To reduce Movember to a “tantrum” of a group of privileged men with the intention to make prostate cancer as important as “say getting food and clean water to starving people” is again, an insensitive opinion, rather than an actual argument. He is only reaffirming his personal hierarchical model of importance, where global issues take precedence over the local. Should they take precedence? Manley would argue yes, because he believes that not only is prostate cancer a #firstworldwroblem, it is a disease we support ourselves through our eating habits, and lifestyle choices. If I am not mistaken, the Movember campaign seeks to better knowledge and awareness about the disease so that we can take our health into our own hands. Manley focuses on the money and neglects this aspect of Movember.
He finally makes some kind of argument in his stance on charity, specifically it being a “zero-sum game” where people become self-satisfied with their donation and remove themselves cognitively from other issues going on around the world and at home. I don’t disagree with his contention here, I just think he needs a lot more proof to make it. Not only that, but he has no idea what other charity or fundraising work those involved in Movember could possibly or do participate in. It’s a generalized statement to try and prove a point, an attempt to hold water in a bucket with a large hole in it. An argument perhaps, but an incredibly weak one.
Our North American culture of #whitegirlproblems and #firstworldproblems is something we (as the hashtags illustrate) mock and critique ourselves. It has produced a lot of jaded minds that believe our problems and issues are serious and important. This ultimately comes from privilege, or the easy access to basically everything we want. Our issues often derive from not being able to find a cell phone, dealing with a broken iPod, or a unrecorded show on a PVR. Manley, I believe, is criticizing this North American way of thinking, but not going about it in the best way. He presupposes that this mentality (which does exist), is almost universal. That we are so consumed with ourselves that we don’t give a shit about others in other parts of the world who are suffering. This is where his ire comes from. He seems pissed off and fed up.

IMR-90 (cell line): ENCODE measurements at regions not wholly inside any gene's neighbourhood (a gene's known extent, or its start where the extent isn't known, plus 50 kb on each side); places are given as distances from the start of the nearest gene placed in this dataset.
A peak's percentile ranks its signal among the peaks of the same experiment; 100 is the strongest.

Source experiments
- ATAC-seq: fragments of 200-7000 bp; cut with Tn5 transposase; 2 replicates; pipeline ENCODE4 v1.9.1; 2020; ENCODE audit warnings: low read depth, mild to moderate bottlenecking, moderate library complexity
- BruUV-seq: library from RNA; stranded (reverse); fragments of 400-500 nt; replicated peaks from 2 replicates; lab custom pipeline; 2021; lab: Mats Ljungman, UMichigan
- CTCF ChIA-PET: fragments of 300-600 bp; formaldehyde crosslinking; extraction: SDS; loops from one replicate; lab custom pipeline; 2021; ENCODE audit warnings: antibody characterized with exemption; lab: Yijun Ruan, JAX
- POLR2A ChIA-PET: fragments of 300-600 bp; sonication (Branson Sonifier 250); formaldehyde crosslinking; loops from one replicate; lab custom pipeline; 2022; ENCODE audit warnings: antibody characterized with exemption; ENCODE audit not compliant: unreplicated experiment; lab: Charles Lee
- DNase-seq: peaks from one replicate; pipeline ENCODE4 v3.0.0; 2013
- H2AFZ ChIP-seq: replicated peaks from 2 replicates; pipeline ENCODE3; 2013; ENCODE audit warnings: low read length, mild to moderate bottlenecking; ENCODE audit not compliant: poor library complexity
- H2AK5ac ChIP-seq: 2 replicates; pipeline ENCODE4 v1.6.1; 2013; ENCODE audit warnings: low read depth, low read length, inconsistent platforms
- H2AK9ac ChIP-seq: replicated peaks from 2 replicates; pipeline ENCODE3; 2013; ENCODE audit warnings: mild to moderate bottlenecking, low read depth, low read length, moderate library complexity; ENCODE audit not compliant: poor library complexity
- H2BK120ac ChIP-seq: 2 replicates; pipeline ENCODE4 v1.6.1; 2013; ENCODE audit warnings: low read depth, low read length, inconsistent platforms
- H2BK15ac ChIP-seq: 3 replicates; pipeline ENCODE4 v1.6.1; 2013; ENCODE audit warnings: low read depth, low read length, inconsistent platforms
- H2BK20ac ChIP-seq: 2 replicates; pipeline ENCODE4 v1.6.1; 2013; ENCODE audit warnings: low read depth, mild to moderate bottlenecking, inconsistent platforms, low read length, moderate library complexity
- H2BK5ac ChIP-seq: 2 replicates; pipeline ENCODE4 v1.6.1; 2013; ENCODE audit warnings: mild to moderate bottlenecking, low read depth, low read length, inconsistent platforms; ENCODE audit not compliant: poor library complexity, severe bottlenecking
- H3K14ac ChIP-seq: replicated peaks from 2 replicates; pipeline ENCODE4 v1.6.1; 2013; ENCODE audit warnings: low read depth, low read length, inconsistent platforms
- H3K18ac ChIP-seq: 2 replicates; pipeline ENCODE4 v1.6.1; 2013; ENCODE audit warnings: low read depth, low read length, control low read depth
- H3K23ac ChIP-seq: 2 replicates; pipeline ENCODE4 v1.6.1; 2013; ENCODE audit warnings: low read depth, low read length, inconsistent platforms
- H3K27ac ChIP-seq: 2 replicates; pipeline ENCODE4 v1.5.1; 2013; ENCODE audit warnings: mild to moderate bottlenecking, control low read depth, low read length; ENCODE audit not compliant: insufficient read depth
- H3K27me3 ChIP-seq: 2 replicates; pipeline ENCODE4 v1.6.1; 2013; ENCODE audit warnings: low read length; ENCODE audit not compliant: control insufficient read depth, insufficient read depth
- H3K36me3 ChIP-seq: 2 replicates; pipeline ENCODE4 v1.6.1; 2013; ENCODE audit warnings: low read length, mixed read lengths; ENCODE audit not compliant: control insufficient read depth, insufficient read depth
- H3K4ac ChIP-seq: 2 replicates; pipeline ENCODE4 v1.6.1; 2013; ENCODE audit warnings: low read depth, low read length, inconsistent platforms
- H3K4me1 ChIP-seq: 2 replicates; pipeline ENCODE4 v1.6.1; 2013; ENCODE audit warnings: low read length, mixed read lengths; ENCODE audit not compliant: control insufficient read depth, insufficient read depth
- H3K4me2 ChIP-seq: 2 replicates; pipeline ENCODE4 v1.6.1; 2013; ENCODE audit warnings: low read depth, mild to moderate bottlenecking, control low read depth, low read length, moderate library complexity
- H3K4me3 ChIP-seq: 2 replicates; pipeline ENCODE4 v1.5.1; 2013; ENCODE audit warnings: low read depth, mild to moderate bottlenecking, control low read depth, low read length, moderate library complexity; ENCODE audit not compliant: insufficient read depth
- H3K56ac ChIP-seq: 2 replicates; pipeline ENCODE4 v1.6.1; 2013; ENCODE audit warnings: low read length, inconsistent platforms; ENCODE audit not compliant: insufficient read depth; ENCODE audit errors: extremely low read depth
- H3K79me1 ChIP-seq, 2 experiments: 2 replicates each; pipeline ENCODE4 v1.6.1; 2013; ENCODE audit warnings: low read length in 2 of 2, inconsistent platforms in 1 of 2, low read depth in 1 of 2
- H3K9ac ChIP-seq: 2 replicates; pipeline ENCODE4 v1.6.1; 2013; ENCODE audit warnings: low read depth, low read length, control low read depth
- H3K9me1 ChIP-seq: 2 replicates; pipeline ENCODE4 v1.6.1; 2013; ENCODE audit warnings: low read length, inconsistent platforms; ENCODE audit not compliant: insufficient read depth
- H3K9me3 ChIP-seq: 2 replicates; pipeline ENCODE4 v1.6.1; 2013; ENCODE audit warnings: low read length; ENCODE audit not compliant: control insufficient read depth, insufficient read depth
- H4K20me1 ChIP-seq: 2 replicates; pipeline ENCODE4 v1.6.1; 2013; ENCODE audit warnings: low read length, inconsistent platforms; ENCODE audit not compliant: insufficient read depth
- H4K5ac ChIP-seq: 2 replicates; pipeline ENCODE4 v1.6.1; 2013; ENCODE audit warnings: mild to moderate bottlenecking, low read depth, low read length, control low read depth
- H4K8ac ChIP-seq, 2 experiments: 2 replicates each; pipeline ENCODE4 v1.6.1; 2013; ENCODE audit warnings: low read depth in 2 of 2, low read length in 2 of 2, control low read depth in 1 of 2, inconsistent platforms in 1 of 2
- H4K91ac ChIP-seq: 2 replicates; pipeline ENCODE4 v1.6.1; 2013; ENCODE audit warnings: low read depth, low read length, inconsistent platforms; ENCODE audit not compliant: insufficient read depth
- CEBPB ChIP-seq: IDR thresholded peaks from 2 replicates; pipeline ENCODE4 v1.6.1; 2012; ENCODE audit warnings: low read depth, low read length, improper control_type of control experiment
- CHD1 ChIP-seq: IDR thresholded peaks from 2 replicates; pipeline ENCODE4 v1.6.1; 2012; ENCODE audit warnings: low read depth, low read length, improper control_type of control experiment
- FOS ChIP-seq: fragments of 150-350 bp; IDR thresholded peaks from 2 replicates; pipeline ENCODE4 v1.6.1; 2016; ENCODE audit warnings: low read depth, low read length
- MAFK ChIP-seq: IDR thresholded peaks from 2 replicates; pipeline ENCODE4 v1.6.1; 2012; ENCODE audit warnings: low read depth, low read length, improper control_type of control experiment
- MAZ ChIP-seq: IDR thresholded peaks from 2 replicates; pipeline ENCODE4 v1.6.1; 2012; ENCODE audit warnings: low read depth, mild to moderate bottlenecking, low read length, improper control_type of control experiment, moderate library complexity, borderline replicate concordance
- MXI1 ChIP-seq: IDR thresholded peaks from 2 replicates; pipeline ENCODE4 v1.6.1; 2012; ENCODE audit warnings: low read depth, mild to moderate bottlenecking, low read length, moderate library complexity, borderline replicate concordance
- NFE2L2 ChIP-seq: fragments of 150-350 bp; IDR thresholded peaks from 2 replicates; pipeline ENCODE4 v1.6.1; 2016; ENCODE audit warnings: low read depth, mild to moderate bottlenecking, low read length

To make the argument that global issues are far more important and more worthy of the funds raised, he tries to connect Movember with this notion of privilege by arguing that we do it to ourselves, we can prevent it with life-changes and that we can afford care anyway. It is here that I would argue he ultimately fails. While I agree with him that North American culture has lead to health related consequences, I don’t agree that we should basically just give up and focus elsewhere. Prostate cancer is not a disease of privilege, it is a disease. And like all diseases, education is critical in the way we go about fighting it. Let’s learn about what Manley would argue to be our self-harming ways and change them for the better of our health.
(Editor’s Note: The Gaily has taken a stand in the past regarding cancer fundraising. You can read for example my article, “Why I hate Pink Ribbon Crap and Six Reasons Everyone Oughta Care“. How is that different than what Manley did, and why are we supporting a different cause when we don’t support the pink ribbon ones? Well we didn’t take a stand against CANCER, but against the corporatization of a movement. Not people, but ideas. Not fundraising, but a specific kind. My problem with pink ribbon campaigns is that corporations are the ones benefiting more than women, and the products they are selling may be contributing to the disease they are supposedly trying to cure. You get the gist. I support the Movember movement, and not pink ribbon movements, specifically because they are not corporatized. That does not mean however, that the movement is not also highly gendered, and like any movement and fundraising campaign, it should always be open to speculation, critique, and questions. A good thought-provoking piece about a movement rather than an attack on the priveledge of people with the disease may have been warranted. Cancer is never a privelege, and it is against that that we take a stand.)